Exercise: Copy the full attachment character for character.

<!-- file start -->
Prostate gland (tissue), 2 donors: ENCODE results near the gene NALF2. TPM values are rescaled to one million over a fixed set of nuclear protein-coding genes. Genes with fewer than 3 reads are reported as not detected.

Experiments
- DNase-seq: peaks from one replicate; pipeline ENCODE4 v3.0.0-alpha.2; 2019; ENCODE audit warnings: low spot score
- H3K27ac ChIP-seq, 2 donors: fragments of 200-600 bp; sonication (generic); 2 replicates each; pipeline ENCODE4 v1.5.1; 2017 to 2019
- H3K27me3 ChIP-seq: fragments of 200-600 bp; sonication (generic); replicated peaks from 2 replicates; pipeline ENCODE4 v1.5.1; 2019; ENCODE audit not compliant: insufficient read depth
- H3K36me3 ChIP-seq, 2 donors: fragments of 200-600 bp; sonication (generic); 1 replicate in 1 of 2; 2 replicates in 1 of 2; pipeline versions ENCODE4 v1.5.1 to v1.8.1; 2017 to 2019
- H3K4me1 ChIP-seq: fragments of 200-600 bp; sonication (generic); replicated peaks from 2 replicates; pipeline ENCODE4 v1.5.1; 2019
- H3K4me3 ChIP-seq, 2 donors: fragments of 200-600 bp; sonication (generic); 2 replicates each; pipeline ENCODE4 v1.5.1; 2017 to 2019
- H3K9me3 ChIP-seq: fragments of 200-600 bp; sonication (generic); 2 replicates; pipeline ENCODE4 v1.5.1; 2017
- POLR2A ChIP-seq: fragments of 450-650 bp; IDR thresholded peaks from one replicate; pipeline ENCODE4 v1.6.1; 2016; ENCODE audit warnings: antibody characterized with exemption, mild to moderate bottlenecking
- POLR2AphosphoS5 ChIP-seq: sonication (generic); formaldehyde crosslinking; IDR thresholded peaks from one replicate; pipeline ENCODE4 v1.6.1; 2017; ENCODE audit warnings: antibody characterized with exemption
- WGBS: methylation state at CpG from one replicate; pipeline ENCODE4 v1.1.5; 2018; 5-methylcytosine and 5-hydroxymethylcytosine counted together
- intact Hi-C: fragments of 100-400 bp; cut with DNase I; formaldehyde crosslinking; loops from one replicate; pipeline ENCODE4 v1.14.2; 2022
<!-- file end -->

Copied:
Prostate gland (tissue), 2 donors: ENCODE results near the gene NALF2. TPM values are rescaled to one million over a fixed set of nuclear protein-coding genes. Genes with fewer than 3 reads are reported as not detected.

Experiments
- DNase-seq: peaks from one replicate; pipeline ENCODE4 v3.0.0-alpha.2; 2019; ENCODE audit warnings: low spot score
- H3K27ac ChIP-seq, 2 donors: fragments of 200-600 bp; sonication (generic); 2 replicates each; pipeline ENCODE4 v1.5.1; 2017 to 2019
- H3K27me3 ChIP-seq: fragments of 200-600 bp; sonication (generic); replicated peaks from 2 replicates; pipeline ENCODE4 v1.5.1; 2019; ENCODE audit not compliant: insufficient read depth
- H3K36me3 ChIP-seq, 2 donors: fragments of 200-600 bp; sonication (generic); 1 replicate in 1 of 2; 2 replicates in 1 of 2; pipeline versions ENCODE4 v1.5.1 to v1.8.1; 2017 to 2019
- H3K4me1 ChIP-seq: fragments of 200-600 bp; sonication (generic); replicated peaks from 2 replicates; pipeline ENCODE4 v1.5.1; 2019
- H3K4me3 ChIP-seq, 2 donors: fragments of 200-600 bp; sonication (generic); 2 replicates each; pipeline ENCODE4 v1.5.1; 2017 to 2019
- H3K9me3 ChIP-seq: fragments of 200-600 bp; sonication (generic); 2 replicates; pipeline ENCODE4 v1.5.1; 2017
- POLR2A ChIP-seq: fragments of 450-650 bp; IDR thresholded peaks from one replicate; pipeline ENCODE4 v1.6.1; 2016; ENCODE audit warnings: antibody characterized with exemption, mild to moderate bottlenecking
- POLR2AphosphoS5 ChIP-seq: sonication (generic); formaldehyde crosslinking; IDR thresholded peaks from one replicate; pipeline ENCODE4 v1.6.1; 2017; ENCODE audit warnings: antibody characterized with exemption
- WGBS: methylation state at CpG from one replicate; pipeline ENCODE4 v1.1.5; 2018; 5-methylcytosine and 5-hydroxymethylcytosine counted together
- intact Hi-C: fragments of 100-400 bp; cut with DNase I; formaldehyde crosslinking; loops from one replicate; pipeline ENCODE4 v1.14.2; 2022